As far as procedure is concerned, adultery cases are some of the most difficult fault based divorce cases you can come across in Virginia. You have to meet a pretty strict standard of proof to satisfy the judge, you have to have a corroborating witness, and, of course, you have to follow all the local court rules about setting contested trials – which often require things like pretrial briefs, proffers, judicial settlement conferences, and more – just to get a trial date set.
Adultery, since it’s also a criminal offense in Virginia, impacts (or, at least, potentially impacts) more than just a divorce. It’s also a bar to spousal support (assuming, of course, that the cheating spouse would get it anyway), absent “manifest injustice”. There’s a statute of limitations, too, and all sorts of other rules. Did you know that if he cheats and you sleep with him afterwards, you’ve legally forgiven the adultery? Also of note, if you’ve BOTH committed adultery, then you lose it as a grounds for divorce.
Anyway, all that to say, there are a LOT of rules. We talked the other day about pleading the fifth and the ways that law has changed since July 1. Because there are evidentiary requirements, and because adultery can have such an impact on a divorce case, there are a lot of procedural things we can do that we maybe couldn’t do in other types of cases (or wouldn’t do, because there’d be no point).
Technically, the equitable distribution statute allows the court to award a different amount of money to one party because of the other’s negative nonmonetary contribution. Equitable distribution, by its very nature, assumes a division that is EQUITABLE, but equity doesn’t necessarily equate to 50/50. It’s probably safe to say that in most cases it does look something like 50/50, but still – there’s the possibility that it won’t be.
That possibility often has people thinking that they have a golden ticket in adultery. When you couple that feeling with the feelings of anger and betrayal that often accompany an affair, you might start to think that maybe you should see this thing through in court. There’s a lot of reasons people say this, but common ones I tend to hear are so that they’ll get their day in court, so that their family or friends (or religious circle) will know why the divorce happened, and also because it means they could get more of the assets.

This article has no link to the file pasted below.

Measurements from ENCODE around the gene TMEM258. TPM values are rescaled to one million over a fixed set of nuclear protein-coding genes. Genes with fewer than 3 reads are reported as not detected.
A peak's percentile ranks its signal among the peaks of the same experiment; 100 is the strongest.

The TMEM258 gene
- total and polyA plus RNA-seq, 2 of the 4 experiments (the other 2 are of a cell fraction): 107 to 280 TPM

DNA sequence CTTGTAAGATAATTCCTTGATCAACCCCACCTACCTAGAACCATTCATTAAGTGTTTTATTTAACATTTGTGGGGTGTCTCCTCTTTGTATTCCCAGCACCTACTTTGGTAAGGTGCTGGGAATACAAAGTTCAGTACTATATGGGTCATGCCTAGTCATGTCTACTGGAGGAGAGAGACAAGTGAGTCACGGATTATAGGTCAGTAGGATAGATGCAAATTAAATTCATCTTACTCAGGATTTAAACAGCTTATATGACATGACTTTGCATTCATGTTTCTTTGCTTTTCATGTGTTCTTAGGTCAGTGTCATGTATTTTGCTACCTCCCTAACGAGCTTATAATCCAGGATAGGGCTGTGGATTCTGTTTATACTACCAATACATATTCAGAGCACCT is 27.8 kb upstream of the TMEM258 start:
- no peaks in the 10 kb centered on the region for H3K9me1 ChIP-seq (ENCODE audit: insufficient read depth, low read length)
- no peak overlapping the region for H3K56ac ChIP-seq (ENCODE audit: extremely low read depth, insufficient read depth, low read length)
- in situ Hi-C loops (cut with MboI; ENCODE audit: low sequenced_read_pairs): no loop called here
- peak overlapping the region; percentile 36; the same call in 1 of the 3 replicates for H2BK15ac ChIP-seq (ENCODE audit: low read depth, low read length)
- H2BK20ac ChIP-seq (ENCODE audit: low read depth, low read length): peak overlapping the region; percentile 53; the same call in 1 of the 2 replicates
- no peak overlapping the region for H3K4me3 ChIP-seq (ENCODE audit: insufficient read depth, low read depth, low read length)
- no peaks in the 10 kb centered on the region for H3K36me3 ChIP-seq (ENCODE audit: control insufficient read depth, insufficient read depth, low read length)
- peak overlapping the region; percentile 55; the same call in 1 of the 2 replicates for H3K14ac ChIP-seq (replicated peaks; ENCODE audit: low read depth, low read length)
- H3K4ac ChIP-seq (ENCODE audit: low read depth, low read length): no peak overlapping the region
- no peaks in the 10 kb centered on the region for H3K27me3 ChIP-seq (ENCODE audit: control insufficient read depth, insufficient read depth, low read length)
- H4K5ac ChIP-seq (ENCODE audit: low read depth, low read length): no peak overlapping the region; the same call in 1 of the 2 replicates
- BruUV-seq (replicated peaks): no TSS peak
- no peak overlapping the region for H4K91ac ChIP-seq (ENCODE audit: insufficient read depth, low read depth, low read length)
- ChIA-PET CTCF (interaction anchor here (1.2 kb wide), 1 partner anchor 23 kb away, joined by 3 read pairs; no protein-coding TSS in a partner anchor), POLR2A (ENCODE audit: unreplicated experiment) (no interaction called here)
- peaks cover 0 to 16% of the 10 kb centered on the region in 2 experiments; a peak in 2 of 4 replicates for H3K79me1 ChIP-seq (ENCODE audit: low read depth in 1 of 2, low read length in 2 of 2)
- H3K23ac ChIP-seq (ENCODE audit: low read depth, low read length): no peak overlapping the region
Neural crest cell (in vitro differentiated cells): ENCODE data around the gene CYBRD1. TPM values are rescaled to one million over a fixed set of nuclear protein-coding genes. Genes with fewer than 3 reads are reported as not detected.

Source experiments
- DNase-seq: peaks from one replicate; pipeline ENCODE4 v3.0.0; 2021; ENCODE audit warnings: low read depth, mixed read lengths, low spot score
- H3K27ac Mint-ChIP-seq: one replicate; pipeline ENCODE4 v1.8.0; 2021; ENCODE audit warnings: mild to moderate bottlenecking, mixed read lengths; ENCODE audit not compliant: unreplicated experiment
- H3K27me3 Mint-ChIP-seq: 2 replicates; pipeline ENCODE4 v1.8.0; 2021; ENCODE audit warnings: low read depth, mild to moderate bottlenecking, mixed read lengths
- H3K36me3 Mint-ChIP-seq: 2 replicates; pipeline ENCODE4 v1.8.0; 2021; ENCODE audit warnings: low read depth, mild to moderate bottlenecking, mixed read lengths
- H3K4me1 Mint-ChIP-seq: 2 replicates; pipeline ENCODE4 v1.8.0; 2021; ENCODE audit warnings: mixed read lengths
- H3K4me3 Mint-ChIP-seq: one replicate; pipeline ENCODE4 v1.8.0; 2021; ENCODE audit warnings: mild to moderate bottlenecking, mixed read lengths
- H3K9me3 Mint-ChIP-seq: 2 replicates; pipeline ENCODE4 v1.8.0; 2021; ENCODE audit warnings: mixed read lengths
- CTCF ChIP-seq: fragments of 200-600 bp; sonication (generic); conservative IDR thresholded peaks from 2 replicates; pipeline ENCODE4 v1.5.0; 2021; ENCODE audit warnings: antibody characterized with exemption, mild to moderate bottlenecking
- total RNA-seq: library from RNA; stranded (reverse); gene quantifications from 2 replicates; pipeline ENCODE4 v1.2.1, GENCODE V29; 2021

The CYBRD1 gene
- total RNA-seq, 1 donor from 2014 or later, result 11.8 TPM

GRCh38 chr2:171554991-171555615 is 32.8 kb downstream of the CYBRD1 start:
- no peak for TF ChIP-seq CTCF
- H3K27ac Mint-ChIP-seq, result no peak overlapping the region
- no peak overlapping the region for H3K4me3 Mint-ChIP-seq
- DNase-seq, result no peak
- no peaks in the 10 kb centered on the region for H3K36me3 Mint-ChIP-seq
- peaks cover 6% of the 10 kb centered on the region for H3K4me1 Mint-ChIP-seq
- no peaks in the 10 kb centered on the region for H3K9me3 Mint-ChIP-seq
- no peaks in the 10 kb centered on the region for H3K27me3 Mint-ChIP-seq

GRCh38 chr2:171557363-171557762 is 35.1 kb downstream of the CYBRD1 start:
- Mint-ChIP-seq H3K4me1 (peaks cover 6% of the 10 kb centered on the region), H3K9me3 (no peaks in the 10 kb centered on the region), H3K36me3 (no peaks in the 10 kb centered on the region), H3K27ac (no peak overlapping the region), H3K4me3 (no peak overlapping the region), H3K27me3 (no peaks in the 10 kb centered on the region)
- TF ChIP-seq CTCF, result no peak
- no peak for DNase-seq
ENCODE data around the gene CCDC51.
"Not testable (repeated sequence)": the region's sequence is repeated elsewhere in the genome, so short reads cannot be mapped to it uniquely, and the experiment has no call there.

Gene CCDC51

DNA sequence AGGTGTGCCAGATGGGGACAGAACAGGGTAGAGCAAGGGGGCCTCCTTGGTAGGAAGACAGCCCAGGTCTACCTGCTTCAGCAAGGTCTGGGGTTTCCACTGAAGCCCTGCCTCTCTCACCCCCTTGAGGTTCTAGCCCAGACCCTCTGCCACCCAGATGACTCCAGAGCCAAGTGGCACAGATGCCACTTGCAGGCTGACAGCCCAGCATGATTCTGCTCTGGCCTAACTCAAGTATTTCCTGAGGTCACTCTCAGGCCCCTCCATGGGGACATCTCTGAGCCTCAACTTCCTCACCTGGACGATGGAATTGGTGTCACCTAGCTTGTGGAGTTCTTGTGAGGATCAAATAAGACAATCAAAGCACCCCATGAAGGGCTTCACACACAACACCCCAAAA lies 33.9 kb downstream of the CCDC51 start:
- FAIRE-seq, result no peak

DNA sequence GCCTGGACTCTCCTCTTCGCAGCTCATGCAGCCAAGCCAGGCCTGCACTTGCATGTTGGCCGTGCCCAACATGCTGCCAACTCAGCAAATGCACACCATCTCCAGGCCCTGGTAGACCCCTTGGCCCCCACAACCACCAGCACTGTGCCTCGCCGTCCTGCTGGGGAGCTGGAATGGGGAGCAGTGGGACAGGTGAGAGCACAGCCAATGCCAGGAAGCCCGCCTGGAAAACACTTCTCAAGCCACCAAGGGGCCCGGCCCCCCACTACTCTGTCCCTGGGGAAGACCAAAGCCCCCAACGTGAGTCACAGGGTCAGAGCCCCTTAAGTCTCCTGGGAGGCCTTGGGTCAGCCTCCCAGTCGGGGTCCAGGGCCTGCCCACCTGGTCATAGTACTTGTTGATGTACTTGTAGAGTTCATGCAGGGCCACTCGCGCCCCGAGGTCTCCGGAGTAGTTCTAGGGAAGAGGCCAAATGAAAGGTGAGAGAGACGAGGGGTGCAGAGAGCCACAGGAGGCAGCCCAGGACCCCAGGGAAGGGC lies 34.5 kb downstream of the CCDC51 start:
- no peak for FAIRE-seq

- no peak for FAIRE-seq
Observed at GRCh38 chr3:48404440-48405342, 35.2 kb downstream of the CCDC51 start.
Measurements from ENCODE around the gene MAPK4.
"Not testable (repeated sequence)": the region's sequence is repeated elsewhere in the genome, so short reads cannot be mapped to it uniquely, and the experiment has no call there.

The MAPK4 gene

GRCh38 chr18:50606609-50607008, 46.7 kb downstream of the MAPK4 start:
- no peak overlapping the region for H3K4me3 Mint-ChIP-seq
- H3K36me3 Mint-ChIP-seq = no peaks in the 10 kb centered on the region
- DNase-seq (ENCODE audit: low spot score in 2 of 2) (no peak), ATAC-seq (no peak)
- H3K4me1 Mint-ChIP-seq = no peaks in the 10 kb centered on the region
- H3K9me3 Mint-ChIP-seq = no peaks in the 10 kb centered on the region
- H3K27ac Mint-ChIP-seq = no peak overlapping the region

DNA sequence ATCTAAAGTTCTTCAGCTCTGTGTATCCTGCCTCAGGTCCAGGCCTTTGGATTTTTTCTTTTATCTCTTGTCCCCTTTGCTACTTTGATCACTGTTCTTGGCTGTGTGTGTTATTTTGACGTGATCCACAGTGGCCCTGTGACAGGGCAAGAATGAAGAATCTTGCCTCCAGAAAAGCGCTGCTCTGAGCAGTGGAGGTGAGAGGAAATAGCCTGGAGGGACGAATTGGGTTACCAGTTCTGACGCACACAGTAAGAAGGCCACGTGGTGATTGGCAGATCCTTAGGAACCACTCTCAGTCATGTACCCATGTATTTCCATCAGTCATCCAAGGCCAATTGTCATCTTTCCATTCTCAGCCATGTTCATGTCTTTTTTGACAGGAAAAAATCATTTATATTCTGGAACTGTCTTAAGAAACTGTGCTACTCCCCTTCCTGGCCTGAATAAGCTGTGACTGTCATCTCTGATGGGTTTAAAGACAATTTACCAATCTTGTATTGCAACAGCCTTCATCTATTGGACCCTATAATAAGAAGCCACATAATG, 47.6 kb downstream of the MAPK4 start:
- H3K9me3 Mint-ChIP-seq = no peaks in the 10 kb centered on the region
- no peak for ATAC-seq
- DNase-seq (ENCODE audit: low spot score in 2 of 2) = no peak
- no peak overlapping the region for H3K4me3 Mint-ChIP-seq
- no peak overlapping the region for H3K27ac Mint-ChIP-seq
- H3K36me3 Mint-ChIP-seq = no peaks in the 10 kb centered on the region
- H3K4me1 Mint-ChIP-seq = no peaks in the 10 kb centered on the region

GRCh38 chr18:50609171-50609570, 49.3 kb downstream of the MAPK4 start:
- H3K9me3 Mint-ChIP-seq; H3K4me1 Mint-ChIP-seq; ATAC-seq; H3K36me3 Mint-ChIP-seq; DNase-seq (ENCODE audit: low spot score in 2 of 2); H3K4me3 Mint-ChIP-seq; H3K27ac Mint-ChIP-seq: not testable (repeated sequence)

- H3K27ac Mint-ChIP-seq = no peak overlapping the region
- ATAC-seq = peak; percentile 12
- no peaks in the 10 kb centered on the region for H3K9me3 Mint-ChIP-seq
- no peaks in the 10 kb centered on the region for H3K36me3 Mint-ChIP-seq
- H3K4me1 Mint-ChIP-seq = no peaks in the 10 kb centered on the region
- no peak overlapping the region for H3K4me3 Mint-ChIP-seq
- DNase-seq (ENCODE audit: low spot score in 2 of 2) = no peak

I wrote all last week about a woman I met at Second Saturday monthly divorce seminar the other day, and this article is inspired by her, too, believe it or not. She asked a lot of questions, which gave me a lot of material. She was concerned, too, about her husband’s adultery, and one of the first things she told me was that she planned to depose his girlfriend.
Now, I’m all for pursuing every single legal right to which you are entitled (actually, it’s my job), but I also wanted to say: whoa, whoa there. Slow down. What’s your objective here? What’s the goal? What do you expect to happen? And, most importantly, my favorite question: is the juice worth the squeeze?
To go to trial, especially if you’re alleging adultery, you’re already going down a pretty expensive, stressful, and time consuming road. Is it worth it? Now, I can’t answer that question for you; you and I haven’t even ever had a conversation. I just want to point out that, in some cases, it’s better to avoid costly litigation, even if you’ll win, than it is to barrel in head first. Remember: there’s a cost here. A financial cost certainly, and one you should consider – do you have $20, $40, or even $60+ THOUSAND dollars to spare? Well, then, maybe worth considering whether you want to fight on fault.
What are you hoping to get in the deposition? Proof? Well, I’d tread carefully, especially if she’s still dating your husband. Hostile witnesses are tricky no matter what!
Adultery isn’t some golden ticket; in fact, in most cases, it doesn’t make much difference at all. I recommend that you talk plainly with your attorney about your allegations, the facts, the evidence, and your overall goals as you come up with a strategy for how to move your case forward. Don’t just assume that because he committed adultery that he will pay in some way, or that the judge will be hellbent to see him held accountable in some way for his actions.
In most cases, adultery won’t change an allocation of assets. But it will require you to take on a steep evidentiary burden in order to have your divorce granted on these grounds, and that’s not even counting any other evidence and witnesses you might have to introduce in order to support your other arguments.
Before you get all excited about deposing his girlfriend, before you hire a private investigator, before you start gathering evidence and preparing your subpoenas, talk to an attorney about your case. Ask what expectations you should have. Ask about costs. Ask about timeline. Ask, too, about your other options – because it may very well be that pursuing a fault based divorce is not your best course of action under the circumstances.
I know you’re grappling with a lot, but I think its always well worth the time to come up with a plan of action that takes your unique needs into account. Talk to an attorney, weigh your options, and make sure you figure out what might be most beneficial to you. For more information, or to schedule an appointment with one of our attorneys, call us, or visit our website. We’re happy to help! You’re asking the right questions, and you’re in the right place.